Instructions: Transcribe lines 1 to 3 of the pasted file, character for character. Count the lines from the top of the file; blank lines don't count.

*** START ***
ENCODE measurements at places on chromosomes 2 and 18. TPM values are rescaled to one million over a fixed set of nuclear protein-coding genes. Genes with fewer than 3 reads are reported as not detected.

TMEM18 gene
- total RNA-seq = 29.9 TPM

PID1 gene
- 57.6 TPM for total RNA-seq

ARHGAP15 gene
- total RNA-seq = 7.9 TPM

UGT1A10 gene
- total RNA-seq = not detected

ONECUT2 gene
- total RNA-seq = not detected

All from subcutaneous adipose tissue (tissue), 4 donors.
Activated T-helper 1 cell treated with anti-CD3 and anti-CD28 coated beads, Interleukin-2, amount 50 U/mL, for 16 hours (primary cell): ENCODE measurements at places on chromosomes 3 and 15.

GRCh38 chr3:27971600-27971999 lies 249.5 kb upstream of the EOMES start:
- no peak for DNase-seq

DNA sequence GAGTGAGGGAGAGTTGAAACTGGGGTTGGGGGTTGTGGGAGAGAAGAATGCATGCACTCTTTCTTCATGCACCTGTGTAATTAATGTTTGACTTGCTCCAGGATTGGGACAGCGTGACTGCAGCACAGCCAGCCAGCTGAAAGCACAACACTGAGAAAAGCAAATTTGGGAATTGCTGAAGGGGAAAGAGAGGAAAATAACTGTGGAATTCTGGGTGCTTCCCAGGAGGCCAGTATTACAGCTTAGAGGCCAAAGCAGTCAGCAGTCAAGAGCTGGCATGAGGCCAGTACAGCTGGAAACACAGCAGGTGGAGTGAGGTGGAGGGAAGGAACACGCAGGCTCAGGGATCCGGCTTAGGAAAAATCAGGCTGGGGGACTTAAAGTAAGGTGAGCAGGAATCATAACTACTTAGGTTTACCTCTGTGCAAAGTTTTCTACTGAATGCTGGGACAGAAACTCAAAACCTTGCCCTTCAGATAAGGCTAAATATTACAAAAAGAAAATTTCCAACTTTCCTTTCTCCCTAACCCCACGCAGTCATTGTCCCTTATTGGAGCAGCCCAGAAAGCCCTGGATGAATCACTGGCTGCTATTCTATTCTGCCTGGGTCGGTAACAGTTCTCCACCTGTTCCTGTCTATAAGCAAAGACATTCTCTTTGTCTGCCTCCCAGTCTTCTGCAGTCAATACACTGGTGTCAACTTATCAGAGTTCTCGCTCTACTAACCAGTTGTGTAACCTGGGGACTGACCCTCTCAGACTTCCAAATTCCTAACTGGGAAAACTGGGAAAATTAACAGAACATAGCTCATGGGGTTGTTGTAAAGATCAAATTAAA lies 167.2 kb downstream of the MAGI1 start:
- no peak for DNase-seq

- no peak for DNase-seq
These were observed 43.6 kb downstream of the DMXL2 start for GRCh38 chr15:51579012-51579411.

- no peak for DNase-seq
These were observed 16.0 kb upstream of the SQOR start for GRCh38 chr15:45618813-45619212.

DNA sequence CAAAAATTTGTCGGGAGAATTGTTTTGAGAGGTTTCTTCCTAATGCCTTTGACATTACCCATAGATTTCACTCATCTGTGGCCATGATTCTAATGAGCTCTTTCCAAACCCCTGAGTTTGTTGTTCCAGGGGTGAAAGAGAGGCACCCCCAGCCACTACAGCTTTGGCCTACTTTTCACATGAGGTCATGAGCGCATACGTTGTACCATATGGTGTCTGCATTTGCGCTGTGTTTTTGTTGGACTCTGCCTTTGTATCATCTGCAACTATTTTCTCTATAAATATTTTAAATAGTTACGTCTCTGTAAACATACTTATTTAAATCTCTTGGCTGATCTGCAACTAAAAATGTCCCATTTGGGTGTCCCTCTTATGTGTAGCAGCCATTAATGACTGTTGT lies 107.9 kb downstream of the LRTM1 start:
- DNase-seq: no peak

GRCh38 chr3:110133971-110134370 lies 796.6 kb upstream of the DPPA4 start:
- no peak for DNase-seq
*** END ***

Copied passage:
ENCODE measurements at places on chromosomes 2 and 18. TPM values are rescaled to one million over a fixed set of nuclear protein-coding genes. Genes with fewer than 3 reads are reported as not detected.

TMEM18 gene
- total RNA-seq = 29.9 TPM